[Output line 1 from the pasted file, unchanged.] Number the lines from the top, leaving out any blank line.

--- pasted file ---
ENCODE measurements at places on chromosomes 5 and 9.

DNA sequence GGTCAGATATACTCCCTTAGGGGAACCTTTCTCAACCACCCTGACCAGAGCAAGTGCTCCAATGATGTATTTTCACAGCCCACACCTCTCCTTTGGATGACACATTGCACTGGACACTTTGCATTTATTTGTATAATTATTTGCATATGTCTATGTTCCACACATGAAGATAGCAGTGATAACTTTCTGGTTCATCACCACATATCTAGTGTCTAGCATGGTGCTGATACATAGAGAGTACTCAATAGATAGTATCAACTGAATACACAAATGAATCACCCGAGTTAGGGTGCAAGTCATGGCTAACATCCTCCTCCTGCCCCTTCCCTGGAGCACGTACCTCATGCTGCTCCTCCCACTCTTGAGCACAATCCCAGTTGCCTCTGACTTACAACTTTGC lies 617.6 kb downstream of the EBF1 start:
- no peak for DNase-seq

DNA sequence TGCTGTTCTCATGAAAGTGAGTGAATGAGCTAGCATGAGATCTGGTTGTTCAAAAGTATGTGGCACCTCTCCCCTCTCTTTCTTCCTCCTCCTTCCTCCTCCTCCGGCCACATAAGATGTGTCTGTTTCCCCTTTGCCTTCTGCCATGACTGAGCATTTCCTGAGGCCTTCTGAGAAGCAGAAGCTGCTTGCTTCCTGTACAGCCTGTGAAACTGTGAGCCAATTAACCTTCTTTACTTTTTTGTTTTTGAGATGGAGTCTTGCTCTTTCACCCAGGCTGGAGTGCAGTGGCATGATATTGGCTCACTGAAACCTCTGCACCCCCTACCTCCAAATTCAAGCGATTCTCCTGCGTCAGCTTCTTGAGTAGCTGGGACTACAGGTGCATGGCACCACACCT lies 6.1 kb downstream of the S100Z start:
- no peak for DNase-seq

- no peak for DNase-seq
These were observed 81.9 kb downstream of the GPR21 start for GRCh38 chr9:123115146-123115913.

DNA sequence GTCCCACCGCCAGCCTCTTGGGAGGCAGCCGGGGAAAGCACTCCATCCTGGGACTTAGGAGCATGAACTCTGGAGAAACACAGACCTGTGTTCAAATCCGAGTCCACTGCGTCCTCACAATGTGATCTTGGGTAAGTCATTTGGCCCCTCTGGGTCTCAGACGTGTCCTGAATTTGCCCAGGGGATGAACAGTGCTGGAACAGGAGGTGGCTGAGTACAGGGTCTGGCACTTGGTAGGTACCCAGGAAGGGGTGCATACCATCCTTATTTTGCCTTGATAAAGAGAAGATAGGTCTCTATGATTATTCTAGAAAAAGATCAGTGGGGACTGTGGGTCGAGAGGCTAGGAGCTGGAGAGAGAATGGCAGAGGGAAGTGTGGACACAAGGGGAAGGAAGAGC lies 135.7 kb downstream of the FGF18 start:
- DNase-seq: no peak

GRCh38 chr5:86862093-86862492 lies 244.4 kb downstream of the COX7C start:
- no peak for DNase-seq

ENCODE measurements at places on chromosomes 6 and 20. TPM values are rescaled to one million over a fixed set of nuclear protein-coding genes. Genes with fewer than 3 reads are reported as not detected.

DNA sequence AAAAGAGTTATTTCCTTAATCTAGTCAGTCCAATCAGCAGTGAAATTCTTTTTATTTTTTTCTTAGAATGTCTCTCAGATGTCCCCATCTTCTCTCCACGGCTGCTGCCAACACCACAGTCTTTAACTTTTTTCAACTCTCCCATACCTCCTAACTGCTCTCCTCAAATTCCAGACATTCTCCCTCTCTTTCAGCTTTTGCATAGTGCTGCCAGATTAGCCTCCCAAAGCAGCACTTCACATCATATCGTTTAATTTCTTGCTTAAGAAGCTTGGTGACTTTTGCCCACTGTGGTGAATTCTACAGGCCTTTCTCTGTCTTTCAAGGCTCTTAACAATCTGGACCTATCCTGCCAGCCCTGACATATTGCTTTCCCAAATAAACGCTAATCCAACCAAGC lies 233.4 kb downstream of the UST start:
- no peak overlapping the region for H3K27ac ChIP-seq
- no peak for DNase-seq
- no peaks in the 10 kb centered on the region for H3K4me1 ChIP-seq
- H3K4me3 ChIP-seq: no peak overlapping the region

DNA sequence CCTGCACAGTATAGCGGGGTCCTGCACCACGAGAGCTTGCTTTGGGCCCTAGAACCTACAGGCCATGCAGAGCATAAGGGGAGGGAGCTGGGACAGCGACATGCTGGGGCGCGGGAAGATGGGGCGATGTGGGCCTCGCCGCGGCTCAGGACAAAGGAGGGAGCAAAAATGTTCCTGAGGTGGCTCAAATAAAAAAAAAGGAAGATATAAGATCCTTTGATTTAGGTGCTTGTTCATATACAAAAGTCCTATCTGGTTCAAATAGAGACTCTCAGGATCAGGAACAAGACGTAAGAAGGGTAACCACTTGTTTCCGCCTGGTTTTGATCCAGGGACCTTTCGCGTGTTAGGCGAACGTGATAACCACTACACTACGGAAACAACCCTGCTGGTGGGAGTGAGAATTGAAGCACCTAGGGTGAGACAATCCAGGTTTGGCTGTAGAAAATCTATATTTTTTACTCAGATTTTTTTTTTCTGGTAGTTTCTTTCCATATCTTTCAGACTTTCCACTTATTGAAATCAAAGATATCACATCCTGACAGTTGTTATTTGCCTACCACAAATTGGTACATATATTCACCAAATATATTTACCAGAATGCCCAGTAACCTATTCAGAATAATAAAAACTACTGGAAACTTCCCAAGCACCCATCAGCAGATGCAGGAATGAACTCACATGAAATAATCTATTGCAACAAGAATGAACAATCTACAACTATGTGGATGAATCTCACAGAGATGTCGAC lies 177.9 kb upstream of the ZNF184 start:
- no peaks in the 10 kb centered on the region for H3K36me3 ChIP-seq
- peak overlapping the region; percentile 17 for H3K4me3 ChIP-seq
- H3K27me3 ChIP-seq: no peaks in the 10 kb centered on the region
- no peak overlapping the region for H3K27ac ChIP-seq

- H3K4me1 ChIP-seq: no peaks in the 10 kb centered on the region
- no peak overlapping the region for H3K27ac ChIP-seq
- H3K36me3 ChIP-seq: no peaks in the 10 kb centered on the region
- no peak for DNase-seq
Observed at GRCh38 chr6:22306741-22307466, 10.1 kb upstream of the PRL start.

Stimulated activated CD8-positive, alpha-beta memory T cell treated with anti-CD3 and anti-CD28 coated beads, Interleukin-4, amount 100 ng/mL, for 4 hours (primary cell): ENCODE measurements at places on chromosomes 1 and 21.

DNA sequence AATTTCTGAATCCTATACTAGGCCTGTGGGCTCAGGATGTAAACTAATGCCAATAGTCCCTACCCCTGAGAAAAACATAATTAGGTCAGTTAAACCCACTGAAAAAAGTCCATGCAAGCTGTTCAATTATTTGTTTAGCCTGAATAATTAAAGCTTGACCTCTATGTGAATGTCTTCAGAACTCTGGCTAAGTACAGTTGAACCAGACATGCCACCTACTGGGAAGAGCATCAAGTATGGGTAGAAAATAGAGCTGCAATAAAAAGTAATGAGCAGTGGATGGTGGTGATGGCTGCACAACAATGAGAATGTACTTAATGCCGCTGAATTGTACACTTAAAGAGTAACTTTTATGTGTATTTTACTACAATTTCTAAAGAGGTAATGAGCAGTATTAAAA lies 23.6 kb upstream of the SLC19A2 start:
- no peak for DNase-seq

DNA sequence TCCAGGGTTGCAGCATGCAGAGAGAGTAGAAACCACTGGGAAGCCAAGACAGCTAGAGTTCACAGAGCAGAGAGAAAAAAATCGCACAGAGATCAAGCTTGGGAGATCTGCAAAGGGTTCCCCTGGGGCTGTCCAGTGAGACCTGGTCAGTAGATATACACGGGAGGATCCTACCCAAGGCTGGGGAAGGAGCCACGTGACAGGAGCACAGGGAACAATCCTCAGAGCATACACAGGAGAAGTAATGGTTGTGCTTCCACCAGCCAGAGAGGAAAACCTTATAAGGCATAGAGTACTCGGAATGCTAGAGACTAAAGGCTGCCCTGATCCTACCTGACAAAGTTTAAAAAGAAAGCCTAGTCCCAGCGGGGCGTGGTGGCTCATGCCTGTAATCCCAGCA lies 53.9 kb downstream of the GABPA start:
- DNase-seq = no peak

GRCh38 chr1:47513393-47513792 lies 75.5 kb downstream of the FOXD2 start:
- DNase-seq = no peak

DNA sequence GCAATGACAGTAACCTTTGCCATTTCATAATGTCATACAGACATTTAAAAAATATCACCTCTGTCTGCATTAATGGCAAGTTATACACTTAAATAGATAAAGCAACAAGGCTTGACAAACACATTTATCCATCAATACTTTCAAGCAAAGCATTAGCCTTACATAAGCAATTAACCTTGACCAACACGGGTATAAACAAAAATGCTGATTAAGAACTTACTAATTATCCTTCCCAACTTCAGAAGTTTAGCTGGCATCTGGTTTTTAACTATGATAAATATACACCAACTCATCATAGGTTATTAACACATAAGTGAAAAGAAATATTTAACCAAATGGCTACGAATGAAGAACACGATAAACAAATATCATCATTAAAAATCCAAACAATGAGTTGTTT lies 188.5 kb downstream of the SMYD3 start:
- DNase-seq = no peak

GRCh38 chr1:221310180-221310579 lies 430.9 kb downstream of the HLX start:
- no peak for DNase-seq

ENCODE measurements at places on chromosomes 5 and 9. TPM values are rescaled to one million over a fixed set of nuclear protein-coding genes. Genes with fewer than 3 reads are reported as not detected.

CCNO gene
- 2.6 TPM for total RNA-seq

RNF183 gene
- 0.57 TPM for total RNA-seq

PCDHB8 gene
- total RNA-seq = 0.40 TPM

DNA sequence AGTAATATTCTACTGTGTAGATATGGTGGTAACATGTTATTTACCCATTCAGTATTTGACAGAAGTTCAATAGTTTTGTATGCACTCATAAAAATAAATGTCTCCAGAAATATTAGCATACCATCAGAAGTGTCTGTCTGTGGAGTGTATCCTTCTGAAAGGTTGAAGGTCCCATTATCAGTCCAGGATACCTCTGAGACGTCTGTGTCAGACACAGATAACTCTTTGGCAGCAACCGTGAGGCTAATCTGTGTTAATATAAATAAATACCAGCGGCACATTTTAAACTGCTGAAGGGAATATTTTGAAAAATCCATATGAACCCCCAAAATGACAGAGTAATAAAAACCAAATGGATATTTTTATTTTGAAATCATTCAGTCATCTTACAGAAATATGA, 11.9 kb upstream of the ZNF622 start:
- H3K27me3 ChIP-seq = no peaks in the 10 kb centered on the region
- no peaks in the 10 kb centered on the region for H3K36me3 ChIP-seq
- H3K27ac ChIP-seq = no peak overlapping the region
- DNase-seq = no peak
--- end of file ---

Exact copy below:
ENCODE measurements at places on chromosomes 5 and 9.